I’m working on the transformation of things. Thanks for being patient. I may actually blog before the transformation occurs; we’ll see. I’ll take more suggestions here for the name of the new blog, if something strikes your fancy. That’s still up in the air. Names that are named are not constant names…
I certainly understand the reasons for the transition and hope everything goes well. It’s a bit funny (or ironic), however, in the light of my experience, for I joined a group blog–Ratio Juris–knowing there was a handful of co-bloggers and thus believing I would not feel under any compulsion or obligation to frequently post things (for some unknown reason, I’m not very good with the light-hearted or fairly frivolous fare by way of gap-filling: inexplicable, that is, if you knew me). However, again for no obvious reason, since I’ve started blogging my co-bloggers have slowly acquired the status of missing-in-action, and only Jim Chen posts things now and again. Perhaps it’s irrational, but I now feel under the aforementioned obligation to post things, if only to keep the blog alive (I’m inordinately fond of its raison d’être: ‘law, politics, philosophy’). Perhaps coincidentally they all became unusually busy at roughly the same time. In any case, I’m hoping that some if not all of them return and the blog will become, once again, a group blog!
What about: “Clearing the Underbrush: A Group Blog in Chinese Philosophy”?
I like to spread the compunction around. On the other hand, there is some situationist psychology research according to which “helping behavior” is substantially diminished after the number of people around to help is greater than 2. Maybe the compunction gets spread thin as it gets spread around!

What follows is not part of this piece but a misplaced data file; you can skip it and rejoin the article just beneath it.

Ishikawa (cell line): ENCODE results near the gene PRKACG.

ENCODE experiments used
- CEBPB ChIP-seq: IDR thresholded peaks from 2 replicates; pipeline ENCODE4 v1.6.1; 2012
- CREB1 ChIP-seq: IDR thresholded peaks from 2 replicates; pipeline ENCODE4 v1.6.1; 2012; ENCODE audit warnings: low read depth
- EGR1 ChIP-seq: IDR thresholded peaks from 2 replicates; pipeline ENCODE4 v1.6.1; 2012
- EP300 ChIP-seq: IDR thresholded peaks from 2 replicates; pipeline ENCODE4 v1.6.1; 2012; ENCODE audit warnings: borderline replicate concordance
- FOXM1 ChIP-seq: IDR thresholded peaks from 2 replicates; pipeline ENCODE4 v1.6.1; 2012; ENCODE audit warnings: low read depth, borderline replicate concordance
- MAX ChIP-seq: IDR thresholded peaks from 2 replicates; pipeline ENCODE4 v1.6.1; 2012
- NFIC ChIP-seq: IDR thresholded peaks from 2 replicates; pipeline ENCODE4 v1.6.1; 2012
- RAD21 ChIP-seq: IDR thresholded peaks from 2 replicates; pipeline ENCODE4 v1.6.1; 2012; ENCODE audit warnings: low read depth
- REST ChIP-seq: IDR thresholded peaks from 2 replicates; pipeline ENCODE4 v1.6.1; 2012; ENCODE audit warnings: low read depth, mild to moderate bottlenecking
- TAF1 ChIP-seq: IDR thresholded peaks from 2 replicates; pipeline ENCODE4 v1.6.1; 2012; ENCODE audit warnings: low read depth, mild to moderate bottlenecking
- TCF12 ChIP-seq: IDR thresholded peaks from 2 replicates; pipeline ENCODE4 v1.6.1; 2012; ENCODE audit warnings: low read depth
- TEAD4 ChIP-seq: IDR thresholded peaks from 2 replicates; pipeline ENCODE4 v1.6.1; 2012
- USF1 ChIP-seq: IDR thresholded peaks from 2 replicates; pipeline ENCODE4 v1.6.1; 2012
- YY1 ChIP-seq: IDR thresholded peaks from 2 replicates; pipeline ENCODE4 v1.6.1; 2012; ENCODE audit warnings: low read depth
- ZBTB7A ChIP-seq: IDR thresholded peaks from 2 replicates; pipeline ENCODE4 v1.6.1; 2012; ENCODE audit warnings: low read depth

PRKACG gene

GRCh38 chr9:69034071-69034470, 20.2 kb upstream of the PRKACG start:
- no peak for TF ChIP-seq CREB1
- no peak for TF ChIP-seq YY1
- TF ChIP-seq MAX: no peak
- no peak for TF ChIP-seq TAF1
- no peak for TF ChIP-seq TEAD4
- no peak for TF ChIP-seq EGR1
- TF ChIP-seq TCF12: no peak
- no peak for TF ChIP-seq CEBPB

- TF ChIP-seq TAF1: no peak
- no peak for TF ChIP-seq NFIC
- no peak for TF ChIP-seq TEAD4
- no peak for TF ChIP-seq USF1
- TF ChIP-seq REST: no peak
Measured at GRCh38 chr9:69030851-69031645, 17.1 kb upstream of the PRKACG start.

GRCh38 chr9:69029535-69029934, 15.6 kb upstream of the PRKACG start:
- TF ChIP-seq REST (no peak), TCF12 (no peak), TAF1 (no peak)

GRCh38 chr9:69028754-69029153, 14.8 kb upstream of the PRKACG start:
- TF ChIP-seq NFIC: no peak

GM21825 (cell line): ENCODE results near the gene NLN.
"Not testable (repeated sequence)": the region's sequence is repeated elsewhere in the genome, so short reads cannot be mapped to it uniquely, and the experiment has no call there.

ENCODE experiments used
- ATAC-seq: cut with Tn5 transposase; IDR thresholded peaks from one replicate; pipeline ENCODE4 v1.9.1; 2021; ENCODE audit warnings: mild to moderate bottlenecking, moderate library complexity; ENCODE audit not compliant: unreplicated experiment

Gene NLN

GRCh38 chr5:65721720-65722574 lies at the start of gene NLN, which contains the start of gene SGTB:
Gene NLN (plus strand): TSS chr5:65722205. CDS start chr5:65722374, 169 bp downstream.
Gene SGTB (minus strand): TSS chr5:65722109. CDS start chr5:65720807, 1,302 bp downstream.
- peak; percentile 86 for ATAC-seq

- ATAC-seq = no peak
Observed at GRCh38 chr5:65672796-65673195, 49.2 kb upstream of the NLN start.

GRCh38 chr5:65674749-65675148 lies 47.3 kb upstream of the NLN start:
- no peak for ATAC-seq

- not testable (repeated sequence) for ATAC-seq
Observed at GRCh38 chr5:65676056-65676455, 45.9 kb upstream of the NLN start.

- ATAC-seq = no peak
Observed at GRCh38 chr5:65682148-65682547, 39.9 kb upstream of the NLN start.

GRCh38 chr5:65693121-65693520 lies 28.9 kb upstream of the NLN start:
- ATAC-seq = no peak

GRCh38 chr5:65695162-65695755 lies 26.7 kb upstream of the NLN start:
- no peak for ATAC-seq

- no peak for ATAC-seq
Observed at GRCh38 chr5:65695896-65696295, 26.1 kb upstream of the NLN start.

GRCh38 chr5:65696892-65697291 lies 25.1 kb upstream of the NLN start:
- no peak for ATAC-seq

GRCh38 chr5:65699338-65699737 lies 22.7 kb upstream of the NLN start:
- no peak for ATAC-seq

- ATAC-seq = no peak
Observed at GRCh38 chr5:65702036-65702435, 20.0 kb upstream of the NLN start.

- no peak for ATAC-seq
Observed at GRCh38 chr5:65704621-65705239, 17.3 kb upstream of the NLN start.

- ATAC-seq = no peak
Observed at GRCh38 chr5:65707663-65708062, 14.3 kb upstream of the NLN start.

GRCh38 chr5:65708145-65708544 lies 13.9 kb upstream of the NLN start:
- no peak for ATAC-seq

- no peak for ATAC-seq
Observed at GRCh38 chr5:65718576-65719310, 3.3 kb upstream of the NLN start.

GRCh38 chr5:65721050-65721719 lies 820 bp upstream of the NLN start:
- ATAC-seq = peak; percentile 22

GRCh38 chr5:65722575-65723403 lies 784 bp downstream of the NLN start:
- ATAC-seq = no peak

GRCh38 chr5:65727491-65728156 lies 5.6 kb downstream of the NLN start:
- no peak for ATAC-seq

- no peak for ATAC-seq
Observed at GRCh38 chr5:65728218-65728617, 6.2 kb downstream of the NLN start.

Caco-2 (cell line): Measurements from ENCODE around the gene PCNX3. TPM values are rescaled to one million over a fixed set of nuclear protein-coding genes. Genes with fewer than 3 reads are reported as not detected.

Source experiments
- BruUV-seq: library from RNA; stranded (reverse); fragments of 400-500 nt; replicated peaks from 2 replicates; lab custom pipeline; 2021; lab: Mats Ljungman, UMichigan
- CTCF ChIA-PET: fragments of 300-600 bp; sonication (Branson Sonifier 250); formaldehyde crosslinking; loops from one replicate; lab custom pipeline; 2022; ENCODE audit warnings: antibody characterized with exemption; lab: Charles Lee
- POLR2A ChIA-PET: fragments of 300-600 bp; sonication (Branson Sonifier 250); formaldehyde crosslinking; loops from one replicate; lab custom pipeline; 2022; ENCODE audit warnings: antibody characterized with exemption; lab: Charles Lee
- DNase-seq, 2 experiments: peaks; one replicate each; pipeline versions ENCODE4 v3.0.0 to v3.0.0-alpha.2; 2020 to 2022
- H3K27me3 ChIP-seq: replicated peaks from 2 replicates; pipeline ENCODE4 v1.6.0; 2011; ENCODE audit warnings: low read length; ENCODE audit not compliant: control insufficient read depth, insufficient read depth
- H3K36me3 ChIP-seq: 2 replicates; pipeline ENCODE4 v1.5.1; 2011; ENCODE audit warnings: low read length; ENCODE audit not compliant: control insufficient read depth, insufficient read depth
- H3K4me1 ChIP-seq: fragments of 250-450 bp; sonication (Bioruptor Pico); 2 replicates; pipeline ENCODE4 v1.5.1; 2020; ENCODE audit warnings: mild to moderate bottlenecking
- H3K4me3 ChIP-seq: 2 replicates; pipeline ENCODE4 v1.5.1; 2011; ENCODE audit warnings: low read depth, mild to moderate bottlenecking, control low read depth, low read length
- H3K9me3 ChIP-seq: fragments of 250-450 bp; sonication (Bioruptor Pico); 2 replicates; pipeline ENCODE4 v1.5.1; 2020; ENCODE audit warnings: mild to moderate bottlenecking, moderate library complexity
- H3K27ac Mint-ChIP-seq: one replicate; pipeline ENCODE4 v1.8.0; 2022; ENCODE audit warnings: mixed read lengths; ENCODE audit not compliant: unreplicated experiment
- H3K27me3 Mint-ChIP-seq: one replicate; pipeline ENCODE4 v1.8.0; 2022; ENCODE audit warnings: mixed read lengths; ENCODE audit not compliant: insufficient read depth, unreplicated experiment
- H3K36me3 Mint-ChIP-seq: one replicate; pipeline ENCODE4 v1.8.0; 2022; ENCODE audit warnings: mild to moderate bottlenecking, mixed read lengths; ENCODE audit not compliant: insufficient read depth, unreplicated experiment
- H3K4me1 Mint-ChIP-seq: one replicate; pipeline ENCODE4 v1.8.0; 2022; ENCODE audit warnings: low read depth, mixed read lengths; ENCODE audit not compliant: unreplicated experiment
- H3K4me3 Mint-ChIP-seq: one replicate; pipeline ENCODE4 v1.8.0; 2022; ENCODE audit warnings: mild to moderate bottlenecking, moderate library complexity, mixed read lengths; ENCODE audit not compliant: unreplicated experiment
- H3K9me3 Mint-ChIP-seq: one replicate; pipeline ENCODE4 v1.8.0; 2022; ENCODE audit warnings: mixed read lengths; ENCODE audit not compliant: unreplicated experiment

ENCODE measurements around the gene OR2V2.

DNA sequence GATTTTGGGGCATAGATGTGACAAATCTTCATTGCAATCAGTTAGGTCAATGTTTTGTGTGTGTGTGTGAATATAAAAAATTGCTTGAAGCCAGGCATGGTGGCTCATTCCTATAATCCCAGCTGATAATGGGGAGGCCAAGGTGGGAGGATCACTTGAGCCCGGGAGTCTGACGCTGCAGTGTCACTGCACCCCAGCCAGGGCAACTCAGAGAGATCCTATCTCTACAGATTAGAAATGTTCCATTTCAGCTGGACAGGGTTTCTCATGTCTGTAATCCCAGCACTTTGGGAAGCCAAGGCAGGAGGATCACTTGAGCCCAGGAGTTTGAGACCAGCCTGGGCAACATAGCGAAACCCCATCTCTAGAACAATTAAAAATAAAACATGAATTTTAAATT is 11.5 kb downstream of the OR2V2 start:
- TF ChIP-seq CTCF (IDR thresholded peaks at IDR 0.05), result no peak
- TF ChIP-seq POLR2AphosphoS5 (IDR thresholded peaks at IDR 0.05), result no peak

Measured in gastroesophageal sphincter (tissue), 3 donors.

Hagop: Interesting suggestion–seems slightly more programmatic than what I had in mind. Something somewhere between clearing underbrush and soaring serenely to the Southern Oblivion would be more in my comfort range I think.
I’ve been in Korea sans laptop, so I’ve been lagging on my blog, as well, which is significant seeing how I posted only once or twice per month.
My circumstances and sloth aside, I think a well-updated collaborative blog for Chinese philosophy is a good idea, but one that is hard to keep productive by individual inspirations. Will you be able to set aside time with your collaborators to organize a posting rotation, or discuss themes? I seem to remember that you were more active in communication on common topics.
Then again, I’m sure the last thing you’d want to do with a group blog is legislate it.
I’m actually in discussion about this very issue with my chief collaborators. We’re trying to figure out a happy middle between too much legislation and complete wuwei in order to maximize posting rhythms. Maybe some form of leading by virtue is in the offing, however one implements that…
Your suggestion about a thematic organizing scheme is worth thinking about. Thanks!
If you’re still in Korea, tell all my people hello for me — all of them :).
For the title of the group blog, I’m thinking of something like “Warping and Wefting the Way: A Chinese and Comparative Philosophy Blog.” Or maybe just “The Warp and the Weft: A Chinese and Comparative Philosophy Blog.” What do you think?
How about “Warp, Weft & Way: A Chinese and Comparative Philosophy Blog:?
In which case, I have the perfect image, which I used in my latest post at Ratio Juris: http://www.asia.si.edu/collections/zoomObject.cfm?ObjectId=7913
I like both of those things, Patrick, especially the image.
“Warping and Wefting the Way” is very catchy. What is the suggested warp/weft theme meant to draw attention to?
Hi Stephen; a couple of things. One is just to refer obliquely to one of the less frequent meanings of jing 經 (the warp of a fabric). Related to that would be to suggest something like construction of the fabric of understanding through a weave of discussion, some of which runs at transverse angles to other bits (I’m putting too fine a point on it, no doubt). Plus it’s catchy in its obscurity and archaism.
I had to google ‘warp and weft’. So I can confirm Manyul’s last statement. 🙂